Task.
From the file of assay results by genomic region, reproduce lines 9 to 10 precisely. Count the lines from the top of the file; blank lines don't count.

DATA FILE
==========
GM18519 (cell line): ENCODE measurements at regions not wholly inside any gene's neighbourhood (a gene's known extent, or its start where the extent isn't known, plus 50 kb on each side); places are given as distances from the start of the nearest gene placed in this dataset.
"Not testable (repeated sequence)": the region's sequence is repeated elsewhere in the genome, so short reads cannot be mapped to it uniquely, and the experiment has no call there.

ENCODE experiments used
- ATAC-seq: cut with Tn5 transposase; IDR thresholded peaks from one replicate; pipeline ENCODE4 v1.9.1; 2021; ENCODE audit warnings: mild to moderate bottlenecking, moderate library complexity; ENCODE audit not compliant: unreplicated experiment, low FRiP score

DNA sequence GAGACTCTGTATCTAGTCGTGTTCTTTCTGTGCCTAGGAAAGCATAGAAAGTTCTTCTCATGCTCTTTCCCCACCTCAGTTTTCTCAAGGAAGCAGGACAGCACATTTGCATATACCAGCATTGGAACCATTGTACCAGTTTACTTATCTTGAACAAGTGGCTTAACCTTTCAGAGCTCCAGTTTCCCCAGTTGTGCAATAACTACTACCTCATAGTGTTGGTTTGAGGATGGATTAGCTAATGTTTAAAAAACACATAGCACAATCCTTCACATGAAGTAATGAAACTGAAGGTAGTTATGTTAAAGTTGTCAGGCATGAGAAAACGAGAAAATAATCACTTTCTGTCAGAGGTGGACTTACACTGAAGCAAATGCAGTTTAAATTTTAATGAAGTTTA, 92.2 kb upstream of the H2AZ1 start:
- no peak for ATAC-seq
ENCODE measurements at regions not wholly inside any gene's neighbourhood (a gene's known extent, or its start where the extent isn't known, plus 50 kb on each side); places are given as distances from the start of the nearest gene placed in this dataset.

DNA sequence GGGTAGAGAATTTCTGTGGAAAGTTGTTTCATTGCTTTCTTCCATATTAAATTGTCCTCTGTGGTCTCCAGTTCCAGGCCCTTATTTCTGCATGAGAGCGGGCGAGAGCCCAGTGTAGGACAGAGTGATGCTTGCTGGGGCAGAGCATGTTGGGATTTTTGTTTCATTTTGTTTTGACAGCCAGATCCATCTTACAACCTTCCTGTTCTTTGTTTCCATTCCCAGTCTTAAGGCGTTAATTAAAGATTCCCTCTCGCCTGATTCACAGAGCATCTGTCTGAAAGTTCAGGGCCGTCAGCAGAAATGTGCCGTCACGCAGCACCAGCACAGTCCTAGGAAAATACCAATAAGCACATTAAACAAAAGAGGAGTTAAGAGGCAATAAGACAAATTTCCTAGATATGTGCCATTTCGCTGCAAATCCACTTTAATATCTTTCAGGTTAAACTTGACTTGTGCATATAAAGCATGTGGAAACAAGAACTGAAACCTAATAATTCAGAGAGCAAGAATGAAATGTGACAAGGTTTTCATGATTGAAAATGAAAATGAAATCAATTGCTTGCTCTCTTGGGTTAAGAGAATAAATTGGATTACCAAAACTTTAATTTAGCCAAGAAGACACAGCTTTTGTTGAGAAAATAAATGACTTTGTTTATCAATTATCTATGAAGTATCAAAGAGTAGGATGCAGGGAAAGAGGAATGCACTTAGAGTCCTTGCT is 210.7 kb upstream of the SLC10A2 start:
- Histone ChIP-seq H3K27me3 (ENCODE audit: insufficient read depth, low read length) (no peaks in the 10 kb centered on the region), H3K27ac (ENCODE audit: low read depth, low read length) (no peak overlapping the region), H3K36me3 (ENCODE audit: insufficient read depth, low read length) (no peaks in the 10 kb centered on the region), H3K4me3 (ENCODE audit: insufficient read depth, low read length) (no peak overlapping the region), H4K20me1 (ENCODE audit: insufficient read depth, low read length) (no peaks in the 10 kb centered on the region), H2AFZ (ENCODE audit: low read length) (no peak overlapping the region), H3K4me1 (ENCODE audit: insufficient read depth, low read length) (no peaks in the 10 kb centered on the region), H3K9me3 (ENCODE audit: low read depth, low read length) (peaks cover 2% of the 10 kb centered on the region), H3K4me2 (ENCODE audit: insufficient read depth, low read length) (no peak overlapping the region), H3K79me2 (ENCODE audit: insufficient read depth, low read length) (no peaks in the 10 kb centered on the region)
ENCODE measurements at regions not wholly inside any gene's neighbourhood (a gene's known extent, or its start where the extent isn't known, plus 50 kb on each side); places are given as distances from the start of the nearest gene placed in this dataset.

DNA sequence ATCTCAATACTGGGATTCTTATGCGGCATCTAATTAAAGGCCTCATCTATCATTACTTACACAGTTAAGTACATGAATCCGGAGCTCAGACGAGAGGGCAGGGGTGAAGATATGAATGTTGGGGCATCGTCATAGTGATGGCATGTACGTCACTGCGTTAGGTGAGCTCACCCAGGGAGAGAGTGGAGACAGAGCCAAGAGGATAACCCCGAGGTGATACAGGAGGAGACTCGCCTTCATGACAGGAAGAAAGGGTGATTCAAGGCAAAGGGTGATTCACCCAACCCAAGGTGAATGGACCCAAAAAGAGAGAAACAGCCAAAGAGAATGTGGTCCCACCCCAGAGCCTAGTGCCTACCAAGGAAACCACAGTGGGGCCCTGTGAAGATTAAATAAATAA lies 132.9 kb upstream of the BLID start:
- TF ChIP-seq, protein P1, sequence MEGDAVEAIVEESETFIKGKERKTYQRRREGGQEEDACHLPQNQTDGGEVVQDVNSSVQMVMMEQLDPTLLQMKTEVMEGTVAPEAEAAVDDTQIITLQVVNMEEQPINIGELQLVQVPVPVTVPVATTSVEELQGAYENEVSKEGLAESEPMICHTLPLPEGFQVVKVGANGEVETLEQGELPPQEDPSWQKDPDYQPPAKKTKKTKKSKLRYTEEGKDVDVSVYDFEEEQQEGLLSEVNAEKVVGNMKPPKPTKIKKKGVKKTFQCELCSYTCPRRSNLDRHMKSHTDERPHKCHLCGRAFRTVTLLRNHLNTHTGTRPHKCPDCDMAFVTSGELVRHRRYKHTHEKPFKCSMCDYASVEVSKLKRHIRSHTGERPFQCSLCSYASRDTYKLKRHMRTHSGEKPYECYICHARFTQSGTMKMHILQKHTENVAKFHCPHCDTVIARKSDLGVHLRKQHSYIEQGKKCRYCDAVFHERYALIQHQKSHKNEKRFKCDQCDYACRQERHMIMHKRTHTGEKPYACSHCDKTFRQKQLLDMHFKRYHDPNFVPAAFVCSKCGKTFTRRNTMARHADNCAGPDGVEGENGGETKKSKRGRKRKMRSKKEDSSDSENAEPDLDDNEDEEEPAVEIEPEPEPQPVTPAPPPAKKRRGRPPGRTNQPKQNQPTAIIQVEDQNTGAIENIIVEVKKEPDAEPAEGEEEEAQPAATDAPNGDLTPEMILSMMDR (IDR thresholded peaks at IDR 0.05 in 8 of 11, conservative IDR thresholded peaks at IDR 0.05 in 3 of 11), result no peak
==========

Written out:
- Histone ChIP-seq H3K27me3 (ENCODE audit: insufficient read depth, low read length) (no peaks in the 10 kb centered on the region), H3K27ac (ENCODE audit: low read depth, low read length) (no peak overlapping the region), H3K36me3 (ENCODE audit: insufficient read depth, low read length) (no peaks in the 10 kb centered on the region), H3K4me3 (ENCODE audit: insufficient read depth, low read length) (no peak overlapping the region), H4K20me1 (ENCODE audit: insufficient read depth, low read length) (no peaks in the 10 kb centered on the region), H2AFZ (ENCODE audit: low read length) (no peak overlapping the region), H3K4me1 (ENCODE audit: insufficient read depth, low read length) (no peaks in the 10 kb centered on the region), H3K9me3 (ENCODE audit: low read depth, low read length) (peaks cover 2% of the 10 kb centered on the region), H3K4me2 (ENCODE audit: insufficient read depth, low read length) (no peak overlapping the region), H3K79me2 (ENCODE audit: insufficient read depth, low read length) (no peaks in the 10 kb centered on the region)
ENCODE measurements at regions not wholly inside any gene's neighbourhood (a gene's known extent, or its start where the extent isn't known, plus 50 kb on each side); places are given as distances from the start of the nearest gene placed in this dataset.